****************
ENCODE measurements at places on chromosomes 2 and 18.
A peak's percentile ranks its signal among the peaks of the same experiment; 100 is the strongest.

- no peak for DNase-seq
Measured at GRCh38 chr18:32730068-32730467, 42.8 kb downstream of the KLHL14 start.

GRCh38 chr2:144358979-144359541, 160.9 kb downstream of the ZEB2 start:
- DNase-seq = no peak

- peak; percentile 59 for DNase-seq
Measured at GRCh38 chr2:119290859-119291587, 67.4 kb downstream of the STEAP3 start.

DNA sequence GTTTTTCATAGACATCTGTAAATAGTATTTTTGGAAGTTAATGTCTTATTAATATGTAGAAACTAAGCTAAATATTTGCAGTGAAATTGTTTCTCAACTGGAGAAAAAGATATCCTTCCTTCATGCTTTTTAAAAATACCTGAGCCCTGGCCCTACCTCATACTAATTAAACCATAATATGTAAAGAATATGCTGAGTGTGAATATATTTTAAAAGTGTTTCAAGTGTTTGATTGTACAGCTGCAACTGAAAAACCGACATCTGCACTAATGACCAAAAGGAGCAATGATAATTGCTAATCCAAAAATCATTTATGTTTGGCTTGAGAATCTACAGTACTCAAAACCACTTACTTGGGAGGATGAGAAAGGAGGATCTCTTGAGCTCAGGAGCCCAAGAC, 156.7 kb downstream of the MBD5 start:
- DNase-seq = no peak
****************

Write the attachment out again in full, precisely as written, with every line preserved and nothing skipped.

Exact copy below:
ENCODE measurements at places on chromosomes 2 and 18.
A peak's percentile ranks its signal among the peaks of the same experiment; 100 is the strongest.

- no peak for DNase-seq
Measured at GRCh38 chr18:32730068-32730467, 42.8 kb downstream of the KLHL14 start.

GRCh38 chr2:144358979-144359541, 160.9 kb downstream of the ZEB2 start:
- DNase-seq = no peak

- peak; percentile 59 for DNase-seq
Measured at GRCh38 chr2:119290859-119291587, 67.4 kb downstream of the STEAP3 start.

DNA sequence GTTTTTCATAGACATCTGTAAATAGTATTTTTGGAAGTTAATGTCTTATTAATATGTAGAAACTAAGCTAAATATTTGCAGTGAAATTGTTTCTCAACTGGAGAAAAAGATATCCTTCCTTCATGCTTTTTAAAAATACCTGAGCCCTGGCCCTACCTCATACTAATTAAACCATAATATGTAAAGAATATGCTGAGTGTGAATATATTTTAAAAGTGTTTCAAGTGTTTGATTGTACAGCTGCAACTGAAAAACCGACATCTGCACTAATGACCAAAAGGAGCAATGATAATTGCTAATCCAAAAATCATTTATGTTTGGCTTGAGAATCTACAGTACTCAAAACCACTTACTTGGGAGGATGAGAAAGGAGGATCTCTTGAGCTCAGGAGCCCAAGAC, 156.7 kb downstream of the MBD5 start:
- DNase-seq = no peak